Measuring the Plasticity of Social Approach: A Randomized Controlled Trial of the Effects of the PEERS Intervention on EEG Asymmetry in Adolescents with Autism Spectrum Disorders

Amy V. Van Hecke, Marquette University
Sheryl Jayne Stevens, Marquette University
Audrey M. Carson, Marquette University
Jeffrey S. Karst, Marquette University
Bridget Dolan, Marquette University
Kirsten A. Schohl, Marquette University
Ryan J. McKindles, Marquette University
Rheanna Remmel, Marquette University
Scott Brockman, Marquette University

Accepted version. Journal of Autism and Developmental Disorders, Vol 45, No. 2 (February 2015): pg. 316-335. DOI. © Springer Science+Business Media New York. Used with permission.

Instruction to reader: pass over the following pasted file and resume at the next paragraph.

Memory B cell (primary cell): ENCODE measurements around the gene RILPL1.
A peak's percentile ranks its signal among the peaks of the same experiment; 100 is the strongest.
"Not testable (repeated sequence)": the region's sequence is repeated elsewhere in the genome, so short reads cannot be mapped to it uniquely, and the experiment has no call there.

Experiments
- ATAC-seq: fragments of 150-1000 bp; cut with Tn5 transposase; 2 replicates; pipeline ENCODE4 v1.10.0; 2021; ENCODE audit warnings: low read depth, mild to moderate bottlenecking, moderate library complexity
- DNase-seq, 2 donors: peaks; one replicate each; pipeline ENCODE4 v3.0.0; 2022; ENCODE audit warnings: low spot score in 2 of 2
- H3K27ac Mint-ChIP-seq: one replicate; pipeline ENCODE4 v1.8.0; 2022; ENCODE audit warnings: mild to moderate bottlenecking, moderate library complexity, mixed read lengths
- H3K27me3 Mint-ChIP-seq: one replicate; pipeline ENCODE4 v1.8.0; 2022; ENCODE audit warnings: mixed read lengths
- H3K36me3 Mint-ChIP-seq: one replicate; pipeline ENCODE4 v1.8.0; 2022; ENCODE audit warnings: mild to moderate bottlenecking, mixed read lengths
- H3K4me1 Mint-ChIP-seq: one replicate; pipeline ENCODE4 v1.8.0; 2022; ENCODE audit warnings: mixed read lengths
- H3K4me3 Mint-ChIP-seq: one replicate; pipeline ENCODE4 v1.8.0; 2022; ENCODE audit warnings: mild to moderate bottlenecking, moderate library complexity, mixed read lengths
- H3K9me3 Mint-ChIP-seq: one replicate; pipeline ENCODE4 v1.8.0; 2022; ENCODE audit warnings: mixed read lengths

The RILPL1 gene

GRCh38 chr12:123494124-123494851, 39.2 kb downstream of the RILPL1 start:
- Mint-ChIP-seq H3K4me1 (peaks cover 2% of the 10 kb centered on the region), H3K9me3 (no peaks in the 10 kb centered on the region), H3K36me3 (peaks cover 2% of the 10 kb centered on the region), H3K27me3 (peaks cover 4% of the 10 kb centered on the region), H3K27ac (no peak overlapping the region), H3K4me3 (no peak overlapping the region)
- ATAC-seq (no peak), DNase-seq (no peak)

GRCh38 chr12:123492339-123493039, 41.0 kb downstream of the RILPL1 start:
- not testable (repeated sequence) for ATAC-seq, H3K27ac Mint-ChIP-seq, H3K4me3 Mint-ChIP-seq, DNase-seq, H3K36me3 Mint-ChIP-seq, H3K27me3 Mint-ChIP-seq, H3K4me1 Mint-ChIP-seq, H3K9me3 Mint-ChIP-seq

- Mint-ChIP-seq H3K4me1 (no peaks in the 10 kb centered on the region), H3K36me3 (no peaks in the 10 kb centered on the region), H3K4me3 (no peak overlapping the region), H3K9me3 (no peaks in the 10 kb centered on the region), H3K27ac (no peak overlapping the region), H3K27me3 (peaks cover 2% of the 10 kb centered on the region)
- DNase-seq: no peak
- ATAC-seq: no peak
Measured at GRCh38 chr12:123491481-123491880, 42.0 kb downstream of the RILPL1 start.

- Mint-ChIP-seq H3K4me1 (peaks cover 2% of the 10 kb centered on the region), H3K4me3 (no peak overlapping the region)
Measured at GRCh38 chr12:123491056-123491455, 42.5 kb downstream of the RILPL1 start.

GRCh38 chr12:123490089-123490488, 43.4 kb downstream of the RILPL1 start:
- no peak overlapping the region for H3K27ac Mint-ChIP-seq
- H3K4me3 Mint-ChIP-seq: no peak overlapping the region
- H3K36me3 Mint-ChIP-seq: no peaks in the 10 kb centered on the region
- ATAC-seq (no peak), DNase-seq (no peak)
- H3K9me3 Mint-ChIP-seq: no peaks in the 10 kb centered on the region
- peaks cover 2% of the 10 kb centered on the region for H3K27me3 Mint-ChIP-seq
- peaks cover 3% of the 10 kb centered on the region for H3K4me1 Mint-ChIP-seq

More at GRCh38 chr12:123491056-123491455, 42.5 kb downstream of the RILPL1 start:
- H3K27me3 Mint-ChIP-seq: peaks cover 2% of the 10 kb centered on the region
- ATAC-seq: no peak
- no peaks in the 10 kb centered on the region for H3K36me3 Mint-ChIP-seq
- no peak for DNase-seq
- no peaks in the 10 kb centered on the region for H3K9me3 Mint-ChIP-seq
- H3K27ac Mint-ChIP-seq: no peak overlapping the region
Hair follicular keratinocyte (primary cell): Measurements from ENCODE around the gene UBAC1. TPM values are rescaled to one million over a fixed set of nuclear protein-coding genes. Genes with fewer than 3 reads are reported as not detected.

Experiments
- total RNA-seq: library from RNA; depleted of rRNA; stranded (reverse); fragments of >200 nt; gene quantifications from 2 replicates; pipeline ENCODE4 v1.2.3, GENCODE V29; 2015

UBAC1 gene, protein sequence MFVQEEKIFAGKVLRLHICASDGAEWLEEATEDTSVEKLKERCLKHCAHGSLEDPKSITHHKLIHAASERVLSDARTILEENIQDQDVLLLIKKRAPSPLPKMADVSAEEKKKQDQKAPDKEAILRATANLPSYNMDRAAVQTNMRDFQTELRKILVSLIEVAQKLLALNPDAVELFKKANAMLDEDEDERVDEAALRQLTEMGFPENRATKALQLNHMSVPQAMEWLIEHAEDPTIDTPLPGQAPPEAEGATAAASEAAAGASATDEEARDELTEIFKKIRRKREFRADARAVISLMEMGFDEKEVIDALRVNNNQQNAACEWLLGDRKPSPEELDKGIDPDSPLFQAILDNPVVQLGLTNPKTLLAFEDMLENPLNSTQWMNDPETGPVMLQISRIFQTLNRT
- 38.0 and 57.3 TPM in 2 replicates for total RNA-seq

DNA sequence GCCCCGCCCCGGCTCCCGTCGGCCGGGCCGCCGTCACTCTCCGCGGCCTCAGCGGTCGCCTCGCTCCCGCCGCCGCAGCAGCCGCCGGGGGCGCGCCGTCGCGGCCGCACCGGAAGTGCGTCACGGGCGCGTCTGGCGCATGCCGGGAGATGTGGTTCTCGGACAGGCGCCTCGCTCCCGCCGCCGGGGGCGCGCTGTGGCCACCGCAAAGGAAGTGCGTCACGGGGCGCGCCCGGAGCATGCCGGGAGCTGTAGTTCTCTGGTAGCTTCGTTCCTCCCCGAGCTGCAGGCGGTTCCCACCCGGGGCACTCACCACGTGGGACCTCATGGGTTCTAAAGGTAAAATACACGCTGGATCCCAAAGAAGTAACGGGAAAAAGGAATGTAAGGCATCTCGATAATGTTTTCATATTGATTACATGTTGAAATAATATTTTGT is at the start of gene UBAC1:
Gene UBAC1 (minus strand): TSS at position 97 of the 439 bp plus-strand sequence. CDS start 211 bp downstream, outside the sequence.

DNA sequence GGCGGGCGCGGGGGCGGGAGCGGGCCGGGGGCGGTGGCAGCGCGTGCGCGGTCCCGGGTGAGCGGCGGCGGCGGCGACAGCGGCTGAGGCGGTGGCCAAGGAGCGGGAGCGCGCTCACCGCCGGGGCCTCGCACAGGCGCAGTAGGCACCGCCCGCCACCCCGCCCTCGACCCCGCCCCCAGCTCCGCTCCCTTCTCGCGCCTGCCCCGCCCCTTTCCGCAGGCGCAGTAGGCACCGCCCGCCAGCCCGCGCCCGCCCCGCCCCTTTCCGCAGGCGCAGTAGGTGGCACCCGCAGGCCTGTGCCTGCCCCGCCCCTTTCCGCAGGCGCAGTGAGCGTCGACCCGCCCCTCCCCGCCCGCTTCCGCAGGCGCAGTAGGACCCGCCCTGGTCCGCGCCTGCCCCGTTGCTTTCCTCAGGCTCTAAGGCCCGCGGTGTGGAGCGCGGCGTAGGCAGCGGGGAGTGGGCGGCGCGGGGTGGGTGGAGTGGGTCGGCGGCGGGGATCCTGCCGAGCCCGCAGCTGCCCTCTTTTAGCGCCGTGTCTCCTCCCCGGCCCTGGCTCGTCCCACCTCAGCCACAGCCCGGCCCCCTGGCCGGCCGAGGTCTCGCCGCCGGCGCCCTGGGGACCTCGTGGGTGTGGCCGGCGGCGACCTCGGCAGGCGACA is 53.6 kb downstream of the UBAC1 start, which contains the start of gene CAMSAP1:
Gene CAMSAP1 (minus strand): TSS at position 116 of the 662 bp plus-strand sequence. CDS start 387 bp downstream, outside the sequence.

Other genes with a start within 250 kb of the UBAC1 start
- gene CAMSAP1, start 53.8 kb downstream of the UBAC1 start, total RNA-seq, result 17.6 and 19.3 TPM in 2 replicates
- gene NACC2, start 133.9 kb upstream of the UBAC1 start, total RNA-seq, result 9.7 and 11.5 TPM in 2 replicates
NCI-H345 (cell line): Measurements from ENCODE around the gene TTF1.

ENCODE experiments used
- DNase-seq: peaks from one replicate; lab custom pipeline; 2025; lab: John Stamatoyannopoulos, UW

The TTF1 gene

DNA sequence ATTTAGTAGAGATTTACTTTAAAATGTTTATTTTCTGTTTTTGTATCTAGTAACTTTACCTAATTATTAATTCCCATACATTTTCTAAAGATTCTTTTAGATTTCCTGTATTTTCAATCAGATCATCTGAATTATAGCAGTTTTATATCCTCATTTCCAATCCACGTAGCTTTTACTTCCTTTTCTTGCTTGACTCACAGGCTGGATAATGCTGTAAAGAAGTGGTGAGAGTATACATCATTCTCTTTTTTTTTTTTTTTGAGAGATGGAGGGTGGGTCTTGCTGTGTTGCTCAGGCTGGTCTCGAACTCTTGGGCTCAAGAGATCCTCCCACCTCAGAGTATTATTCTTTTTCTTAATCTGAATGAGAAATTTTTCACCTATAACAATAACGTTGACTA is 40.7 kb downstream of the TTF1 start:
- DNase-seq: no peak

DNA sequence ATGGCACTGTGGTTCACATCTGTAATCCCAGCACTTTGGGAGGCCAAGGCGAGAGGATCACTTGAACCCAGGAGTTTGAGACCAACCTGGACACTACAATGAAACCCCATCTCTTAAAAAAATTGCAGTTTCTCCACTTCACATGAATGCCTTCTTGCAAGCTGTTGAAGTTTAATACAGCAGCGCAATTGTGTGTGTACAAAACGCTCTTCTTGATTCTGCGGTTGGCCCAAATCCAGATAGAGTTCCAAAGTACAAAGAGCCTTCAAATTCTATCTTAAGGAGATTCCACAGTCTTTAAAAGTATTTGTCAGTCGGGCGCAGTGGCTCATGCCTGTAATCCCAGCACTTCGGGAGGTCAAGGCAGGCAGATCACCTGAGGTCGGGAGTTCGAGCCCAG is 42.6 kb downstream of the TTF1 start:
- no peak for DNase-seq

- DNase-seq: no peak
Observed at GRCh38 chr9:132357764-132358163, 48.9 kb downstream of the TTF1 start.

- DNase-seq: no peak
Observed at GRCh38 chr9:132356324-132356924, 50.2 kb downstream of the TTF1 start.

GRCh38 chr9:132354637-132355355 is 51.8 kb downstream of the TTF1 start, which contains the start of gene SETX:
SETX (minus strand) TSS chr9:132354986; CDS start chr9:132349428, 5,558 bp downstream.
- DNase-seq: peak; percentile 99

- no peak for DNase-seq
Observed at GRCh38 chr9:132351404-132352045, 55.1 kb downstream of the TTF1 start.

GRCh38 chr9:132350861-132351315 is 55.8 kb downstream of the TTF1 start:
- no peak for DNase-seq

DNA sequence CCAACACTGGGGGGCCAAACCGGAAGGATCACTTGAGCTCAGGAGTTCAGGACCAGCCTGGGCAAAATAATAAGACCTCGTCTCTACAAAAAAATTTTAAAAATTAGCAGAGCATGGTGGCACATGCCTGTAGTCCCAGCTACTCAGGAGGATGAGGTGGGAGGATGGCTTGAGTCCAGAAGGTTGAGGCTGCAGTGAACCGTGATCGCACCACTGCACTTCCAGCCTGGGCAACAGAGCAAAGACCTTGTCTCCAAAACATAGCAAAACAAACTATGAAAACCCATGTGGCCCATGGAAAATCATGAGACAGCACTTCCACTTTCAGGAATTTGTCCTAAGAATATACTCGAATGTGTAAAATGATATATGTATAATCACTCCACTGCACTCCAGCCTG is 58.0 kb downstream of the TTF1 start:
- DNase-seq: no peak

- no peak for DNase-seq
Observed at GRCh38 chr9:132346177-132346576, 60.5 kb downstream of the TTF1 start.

This study examined whether the Program for the Education and Enrichment of Relational Skills (PEERS: Social skills for teenagers with developmental and autism spectrum disorders: The PEERS treatment manual, Routledge, New York, 2010a) affected neural function, via EEG asymmetry, in a randomized controlled trial of adolescents with Autism spectrum disorders (ASD) and a group of typically developing adolescents. Adolescents with ASD in PEERS shifted from right-hemisphere gamma-band EEG asymmetry before PEERS to left-hemisphere EEG asymmetry after PEERS, versus a waitlist ASD group. Left-hemisphere EEG asymmetry was associated with more social contacts and knowledge, and fewer symptoms of autism. Adolescents with ASD in PEERS no longer differed from typically developing adolescents in left-dominant EEG asymmetry at post-test. These findings are discussed via the Modifier Model of Autism (Mundy et al. in Res Pract Persons Severe Disabl 32(2):124, 2007), with emphasis on remediating isolation/withdrawal in ASD.